Tuesday, July 2, 2013

A honeymoon cost $3.50 per night

*Look for a new posting every Tuesday and Friday*

Sometimes as the self-imposed Tuesday and Friday deadline approaches for this blogging adventure, I find myself completely at a loss for words.  I know, I know.  Some of you are thinking: "At last! The well has run dry."  But, fear not, I just have to dig a little deeper into the several boxes labeled: "All things Catherine" and viola!, magic happens.

Like this fat little envelope that I found buried in Mother's cedar chest.  You know, the cedar chest that I found her home-made wedding dress in a few months ago.  (I know Amanda will put one of those "linky things" in this paragraph so you can go back and see those recent pictures of Catherine holding that dress.)

This envelope holds several little "snippets" that I think some of you will find interesting; most all are related to the Patty-LeDuke wedding held on December 23, 1936.  The first is a sealed envelope containing rice.  I'm going to guess that this is the rice that I remember mother telling me about in 2007.  At that time her mind was still in pretty good working order and Amanda and I were working on our first book about James Neville and Catherine.  I asked her to tell me all she could about about her wedding and she mentioned that she and daddy were finding rice in their clothes well into January of '37.  I just bet she saved some of it and tucked it away with her dress.  I left the envelope sealed.

Then there is a short newspaper announcement of the wedding neatly cut out of a Memphis paper.

Also in this envelope are two bus tickets; one from Memphis to Dyersburg that has stamped on the back of it "December 26".  The other is a ticket from Union City to Sparta, Tennessee stamped on the back "December 27, 1936."

Tying these travel records together is a postcard addressed to Catherine's parents in Memphis.  As you can see written on the card they were stuck in the Nashville bus station for a while, but my guess is that even James Neville did not have any trouble controlling his frustration since he was with his new bride.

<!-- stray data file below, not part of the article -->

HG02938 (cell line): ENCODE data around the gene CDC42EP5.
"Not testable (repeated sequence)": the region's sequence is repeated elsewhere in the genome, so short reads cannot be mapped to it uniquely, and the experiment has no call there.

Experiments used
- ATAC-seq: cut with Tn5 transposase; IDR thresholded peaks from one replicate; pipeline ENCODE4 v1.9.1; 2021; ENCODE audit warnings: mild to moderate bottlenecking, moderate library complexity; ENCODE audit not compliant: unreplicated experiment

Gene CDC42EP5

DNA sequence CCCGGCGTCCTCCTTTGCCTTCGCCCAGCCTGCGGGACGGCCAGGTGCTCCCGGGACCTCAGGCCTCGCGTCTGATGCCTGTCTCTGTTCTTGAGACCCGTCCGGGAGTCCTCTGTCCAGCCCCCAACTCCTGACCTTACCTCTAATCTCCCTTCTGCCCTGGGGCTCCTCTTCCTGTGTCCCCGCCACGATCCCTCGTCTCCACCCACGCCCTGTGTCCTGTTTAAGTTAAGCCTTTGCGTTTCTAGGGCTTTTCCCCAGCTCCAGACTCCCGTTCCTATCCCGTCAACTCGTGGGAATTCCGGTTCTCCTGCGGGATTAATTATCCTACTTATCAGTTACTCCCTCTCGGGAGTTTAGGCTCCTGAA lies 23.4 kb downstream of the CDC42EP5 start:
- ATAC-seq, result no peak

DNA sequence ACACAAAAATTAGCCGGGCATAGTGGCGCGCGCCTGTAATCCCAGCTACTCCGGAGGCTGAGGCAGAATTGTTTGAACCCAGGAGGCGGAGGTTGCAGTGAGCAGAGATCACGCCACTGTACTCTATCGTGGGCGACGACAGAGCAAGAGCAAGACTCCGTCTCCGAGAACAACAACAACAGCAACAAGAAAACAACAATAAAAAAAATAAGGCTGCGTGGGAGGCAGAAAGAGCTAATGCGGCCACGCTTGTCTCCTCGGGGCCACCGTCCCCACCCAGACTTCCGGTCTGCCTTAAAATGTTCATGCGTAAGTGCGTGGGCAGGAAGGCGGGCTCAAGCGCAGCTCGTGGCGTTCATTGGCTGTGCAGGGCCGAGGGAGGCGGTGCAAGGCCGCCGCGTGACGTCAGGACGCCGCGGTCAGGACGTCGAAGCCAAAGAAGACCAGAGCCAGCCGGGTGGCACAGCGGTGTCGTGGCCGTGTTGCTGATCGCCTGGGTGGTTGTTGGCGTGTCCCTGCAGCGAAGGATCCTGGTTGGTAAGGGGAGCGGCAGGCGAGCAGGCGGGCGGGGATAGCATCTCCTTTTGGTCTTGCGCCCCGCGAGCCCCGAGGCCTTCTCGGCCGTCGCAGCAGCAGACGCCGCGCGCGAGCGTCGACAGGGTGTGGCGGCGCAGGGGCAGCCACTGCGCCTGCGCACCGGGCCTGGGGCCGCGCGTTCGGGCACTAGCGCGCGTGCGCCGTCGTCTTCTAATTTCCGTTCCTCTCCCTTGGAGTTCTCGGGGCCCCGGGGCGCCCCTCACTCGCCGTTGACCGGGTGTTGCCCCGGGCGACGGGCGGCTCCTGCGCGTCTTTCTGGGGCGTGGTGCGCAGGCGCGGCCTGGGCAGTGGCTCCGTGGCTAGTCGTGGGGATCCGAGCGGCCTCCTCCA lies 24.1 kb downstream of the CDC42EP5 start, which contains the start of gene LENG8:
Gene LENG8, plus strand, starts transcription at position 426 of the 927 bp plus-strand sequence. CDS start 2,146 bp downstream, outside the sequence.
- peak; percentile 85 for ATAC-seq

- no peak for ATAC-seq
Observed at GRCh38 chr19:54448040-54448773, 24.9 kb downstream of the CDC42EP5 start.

Oh, Yeah.  This picture of Mother was in the envelope.  One that I have not seen before.  She's not in a wedding dress, but I am guessing it's a 20 year old Catherine.

Then there are a couple of notes that James Neville must have included with boxes of candy or flowers.  Sounds like he had gotten in trouble and was trying to get out.

For Catherine's January 14, 1937 birthday James Neville mailed her a card with a box of candy from the Norris Exquisite Candy Company of Atlanta, Georgia.  I'll have to look them up and see if they are still in business around here.  James Neville had trouble finding an appropriate card so he scratched out the wording and changed it to his own liking.

And then he put this note in the envelope with the card.

He must have gotten in trouble a lot 'cause he sure is awfully "sappy" with his note writing.

The most interesting find of all in this cedar chest envelope is the 1936 hotel bill from the Hotel William Len at 110 Monroe in Memphis, Tennessee.  It is made out to "LeDuke, James Melville and Wife."  The bill covers two nights; December 23rd and 24th at $3.50 per night; a whopping $7.00.  There is also a charge for 0.50 bringing the total to $7.50.  Maybe it was for a bottle of Dom Perignon.

When I talked to Mother in 2007 she could not remember the name of the hotel they had stayed at; she only remembered it was a fancy, Downtown Hotel.  I have previously reported that they were at the Peabody, but now I know for sure that it was the William Len.

When Mother gave me the rundown on her memories concerning her wedding she ended our conversation by saying: "I remember when 'Duke and I came out of the church that night we had our first "real" kiss.  Martha and Shelton picked us up then and drove us downtown to a fancy hotel.  They let us out at the front door, drove off, then we went inside......and that's all I'm going to say about that."

Like I really wanted any more details anyway.


Jimmy LeDuke (I'd love to hear from you...feel free to comment below, or click HERE to send me an e-mail.)

No comments:

Post a Comment